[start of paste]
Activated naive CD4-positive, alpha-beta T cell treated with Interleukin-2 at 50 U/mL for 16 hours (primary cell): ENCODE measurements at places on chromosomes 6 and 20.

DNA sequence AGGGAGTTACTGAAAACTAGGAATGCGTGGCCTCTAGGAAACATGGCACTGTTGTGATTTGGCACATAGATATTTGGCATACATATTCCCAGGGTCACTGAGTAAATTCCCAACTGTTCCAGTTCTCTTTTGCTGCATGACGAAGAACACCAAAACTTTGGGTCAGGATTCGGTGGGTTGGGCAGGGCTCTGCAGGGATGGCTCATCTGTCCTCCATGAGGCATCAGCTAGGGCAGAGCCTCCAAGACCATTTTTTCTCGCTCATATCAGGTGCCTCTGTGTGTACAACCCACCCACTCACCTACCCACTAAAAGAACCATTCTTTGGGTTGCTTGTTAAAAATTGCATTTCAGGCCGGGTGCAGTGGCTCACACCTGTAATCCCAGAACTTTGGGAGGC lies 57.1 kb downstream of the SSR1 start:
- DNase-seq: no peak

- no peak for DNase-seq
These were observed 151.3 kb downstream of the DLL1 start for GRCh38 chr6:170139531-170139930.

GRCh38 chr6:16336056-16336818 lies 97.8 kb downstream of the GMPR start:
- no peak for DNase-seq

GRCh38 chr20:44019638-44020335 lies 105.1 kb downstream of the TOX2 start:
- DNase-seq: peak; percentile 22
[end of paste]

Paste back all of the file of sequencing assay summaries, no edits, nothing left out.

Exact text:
Activated naive CD4-positive, alpha-beta T cell treated with Interleukin-2 at 50 U/mL for 16 hours (primary cell): ENCODE measurements at places on chromosomes 6 and 20.

DNA sequence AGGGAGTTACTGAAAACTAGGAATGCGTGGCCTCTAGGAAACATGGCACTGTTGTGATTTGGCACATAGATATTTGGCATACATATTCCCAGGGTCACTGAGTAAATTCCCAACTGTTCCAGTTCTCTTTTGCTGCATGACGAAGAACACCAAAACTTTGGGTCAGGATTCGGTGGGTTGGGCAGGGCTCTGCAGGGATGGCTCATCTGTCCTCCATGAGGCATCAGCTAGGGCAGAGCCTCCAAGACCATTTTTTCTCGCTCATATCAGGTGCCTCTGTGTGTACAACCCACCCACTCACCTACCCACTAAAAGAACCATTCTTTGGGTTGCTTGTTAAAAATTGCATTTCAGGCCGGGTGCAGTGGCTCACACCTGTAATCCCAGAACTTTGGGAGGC lies 57.1 kb downstream of the SSR1 start:
- DNase-seq: no peak

- no peak for DNase-seq
These were observed 151.3 kb downstream of the DLL1 start for GRCh38 chr6:170139531-170139930.

GRCh38 chr6:16336056-16336818 lies 97.8 kb downstream of the GMPR start:
- no peak for DNase-seq

GRCh38 chr20:44019638-44020335 lies 105.1 kb downstream of the TOX2 start:
- DNase-seq: peak; percentile 22